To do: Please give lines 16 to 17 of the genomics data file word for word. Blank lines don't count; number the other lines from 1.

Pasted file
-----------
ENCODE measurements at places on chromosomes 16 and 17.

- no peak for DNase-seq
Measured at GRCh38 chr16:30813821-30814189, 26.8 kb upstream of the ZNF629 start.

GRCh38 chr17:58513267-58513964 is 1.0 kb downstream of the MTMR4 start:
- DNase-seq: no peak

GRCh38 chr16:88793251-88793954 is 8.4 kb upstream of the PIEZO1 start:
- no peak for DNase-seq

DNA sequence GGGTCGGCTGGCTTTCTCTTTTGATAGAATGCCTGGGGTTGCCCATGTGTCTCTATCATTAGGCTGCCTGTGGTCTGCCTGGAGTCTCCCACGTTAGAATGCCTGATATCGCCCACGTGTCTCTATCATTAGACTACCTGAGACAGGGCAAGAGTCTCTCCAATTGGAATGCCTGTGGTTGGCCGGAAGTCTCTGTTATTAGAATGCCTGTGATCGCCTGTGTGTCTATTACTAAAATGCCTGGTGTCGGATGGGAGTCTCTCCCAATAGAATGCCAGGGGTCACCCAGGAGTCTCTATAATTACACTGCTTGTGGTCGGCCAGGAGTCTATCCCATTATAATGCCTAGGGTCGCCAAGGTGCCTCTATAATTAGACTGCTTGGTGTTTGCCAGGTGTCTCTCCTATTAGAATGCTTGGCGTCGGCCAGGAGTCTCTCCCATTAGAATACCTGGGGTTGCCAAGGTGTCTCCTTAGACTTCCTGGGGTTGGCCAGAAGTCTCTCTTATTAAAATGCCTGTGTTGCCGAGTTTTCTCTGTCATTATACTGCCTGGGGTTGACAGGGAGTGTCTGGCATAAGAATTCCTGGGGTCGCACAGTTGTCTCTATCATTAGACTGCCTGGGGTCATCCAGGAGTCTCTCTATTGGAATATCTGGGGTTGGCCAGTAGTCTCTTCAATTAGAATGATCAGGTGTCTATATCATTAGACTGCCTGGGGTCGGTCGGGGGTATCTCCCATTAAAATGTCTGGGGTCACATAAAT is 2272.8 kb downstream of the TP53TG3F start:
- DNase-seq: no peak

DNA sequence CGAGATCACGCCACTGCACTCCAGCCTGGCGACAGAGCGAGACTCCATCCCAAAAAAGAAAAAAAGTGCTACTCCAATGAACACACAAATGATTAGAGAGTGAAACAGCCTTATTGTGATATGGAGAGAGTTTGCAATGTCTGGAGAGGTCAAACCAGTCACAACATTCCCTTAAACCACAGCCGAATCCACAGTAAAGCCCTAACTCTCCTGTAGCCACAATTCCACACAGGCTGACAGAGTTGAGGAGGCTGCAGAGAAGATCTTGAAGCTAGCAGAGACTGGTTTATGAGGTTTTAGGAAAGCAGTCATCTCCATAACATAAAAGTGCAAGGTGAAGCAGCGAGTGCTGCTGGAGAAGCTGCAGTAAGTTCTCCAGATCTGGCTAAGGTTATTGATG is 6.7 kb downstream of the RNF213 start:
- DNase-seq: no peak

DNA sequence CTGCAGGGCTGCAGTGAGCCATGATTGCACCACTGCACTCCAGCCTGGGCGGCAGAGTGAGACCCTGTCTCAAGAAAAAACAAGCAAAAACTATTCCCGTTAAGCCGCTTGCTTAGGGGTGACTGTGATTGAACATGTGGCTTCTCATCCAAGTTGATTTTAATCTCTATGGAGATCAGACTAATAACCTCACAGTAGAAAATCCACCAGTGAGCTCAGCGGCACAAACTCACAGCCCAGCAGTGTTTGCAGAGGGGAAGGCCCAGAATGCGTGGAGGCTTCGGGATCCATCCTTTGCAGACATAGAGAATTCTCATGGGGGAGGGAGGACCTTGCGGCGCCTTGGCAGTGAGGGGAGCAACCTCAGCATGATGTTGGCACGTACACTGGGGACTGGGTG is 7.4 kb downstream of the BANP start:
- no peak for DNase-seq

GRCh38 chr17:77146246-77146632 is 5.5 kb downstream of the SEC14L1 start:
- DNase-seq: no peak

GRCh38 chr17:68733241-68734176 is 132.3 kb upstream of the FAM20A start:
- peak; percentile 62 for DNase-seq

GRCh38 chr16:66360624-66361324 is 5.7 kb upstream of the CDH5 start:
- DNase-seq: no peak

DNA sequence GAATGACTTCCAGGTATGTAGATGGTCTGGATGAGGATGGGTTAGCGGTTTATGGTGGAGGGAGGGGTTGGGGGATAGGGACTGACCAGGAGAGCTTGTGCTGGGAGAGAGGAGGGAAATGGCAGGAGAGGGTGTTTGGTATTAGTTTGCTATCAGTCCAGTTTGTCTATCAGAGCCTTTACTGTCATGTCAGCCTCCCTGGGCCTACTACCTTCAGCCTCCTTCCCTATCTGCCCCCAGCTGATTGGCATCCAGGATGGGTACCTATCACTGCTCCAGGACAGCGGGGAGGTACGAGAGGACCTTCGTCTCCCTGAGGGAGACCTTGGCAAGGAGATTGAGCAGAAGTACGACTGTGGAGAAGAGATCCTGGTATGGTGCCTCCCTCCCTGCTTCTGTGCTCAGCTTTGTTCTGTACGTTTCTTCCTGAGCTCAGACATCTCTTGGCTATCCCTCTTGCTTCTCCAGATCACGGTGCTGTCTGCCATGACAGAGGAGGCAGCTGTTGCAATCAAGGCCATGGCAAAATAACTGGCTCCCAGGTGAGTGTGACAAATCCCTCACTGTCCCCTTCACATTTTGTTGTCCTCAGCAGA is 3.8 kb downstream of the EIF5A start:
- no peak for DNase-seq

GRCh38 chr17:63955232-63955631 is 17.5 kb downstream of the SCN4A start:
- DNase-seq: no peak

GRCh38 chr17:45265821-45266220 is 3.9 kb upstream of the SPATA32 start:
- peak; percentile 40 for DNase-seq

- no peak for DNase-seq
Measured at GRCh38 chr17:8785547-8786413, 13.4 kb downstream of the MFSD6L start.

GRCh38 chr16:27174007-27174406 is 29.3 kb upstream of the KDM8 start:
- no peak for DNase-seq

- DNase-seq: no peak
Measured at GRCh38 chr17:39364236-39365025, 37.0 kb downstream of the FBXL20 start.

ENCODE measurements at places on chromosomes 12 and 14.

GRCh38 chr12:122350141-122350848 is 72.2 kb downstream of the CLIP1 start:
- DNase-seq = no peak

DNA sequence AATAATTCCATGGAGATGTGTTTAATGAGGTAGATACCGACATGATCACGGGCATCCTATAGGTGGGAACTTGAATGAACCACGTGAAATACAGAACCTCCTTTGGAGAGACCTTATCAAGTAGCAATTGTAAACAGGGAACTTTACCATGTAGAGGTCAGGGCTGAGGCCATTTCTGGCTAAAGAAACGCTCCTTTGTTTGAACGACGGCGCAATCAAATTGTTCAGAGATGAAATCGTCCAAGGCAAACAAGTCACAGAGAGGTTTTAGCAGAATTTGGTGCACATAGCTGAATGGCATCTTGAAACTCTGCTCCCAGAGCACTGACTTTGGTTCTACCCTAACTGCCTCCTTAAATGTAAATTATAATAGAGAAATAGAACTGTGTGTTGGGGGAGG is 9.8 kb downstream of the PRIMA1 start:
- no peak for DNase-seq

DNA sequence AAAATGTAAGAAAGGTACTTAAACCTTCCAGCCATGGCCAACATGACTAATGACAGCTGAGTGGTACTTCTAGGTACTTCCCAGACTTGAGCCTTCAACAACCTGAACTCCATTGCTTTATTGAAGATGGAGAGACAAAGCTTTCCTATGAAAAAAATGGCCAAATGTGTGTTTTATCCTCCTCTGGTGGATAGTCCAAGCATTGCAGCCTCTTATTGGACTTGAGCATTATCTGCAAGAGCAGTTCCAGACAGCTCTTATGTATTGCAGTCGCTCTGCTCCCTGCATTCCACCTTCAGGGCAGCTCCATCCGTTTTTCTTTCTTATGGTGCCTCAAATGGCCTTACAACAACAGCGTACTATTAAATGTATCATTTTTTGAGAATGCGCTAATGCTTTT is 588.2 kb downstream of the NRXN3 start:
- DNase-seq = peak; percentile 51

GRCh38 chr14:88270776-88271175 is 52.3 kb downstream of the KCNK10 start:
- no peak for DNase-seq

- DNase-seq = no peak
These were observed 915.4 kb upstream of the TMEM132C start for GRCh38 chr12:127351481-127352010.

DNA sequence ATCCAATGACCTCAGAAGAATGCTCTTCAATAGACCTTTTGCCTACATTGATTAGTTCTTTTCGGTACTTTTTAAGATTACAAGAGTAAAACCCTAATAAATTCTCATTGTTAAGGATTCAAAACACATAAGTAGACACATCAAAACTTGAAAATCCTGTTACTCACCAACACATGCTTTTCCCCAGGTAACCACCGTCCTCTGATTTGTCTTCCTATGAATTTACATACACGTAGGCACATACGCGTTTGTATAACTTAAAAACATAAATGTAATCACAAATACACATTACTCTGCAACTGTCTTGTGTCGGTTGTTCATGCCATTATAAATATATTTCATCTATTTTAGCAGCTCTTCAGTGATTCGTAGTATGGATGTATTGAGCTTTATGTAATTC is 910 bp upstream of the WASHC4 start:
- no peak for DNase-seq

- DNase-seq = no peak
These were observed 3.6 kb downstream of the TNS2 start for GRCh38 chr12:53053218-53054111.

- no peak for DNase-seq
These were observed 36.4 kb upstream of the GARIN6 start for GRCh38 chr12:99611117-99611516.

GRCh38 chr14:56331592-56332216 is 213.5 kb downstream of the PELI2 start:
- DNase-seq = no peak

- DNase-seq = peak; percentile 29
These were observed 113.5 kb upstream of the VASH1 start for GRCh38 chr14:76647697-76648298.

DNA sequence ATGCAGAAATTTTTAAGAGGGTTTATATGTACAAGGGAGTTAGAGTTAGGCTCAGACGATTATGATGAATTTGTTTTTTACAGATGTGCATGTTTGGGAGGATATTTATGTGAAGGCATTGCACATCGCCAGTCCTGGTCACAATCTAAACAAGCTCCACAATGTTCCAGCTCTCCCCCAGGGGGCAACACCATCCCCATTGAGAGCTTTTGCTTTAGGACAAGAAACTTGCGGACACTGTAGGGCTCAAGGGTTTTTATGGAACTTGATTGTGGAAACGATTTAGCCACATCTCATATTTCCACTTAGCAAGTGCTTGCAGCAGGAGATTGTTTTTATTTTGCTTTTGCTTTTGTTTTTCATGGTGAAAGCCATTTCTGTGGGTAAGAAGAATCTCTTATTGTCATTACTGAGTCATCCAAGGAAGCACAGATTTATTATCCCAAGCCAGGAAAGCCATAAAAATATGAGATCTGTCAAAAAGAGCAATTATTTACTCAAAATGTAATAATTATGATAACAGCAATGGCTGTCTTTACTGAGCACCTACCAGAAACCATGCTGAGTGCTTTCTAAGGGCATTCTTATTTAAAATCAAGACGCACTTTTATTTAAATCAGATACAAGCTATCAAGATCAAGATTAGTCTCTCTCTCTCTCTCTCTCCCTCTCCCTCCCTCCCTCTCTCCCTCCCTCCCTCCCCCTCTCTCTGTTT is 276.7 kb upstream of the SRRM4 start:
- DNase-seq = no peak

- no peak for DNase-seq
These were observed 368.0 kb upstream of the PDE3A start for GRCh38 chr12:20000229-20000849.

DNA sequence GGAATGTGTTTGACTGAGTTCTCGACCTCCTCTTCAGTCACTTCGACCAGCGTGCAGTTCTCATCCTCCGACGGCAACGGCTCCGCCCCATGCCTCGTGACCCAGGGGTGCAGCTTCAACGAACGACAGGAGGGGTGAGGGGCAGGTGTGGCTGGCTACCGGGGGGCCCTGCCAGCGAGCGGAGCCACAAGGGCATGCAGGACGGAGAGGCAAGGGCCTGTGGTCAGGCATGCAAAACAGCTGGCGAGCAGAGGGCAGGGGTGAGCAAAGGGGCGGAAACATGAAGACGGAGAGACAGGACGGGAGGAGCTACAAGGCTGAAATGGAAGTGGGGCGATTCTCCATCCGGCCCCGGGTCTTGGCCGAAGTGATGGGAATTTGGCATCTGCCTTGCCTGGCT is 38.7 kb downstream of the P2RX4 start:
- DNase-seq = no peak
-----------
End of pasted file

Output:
GRCh38 chr17:68733241-68734176 is 132.3 kb upstream of the FAM20A start:
- peak; percentile 62 for DNase-seq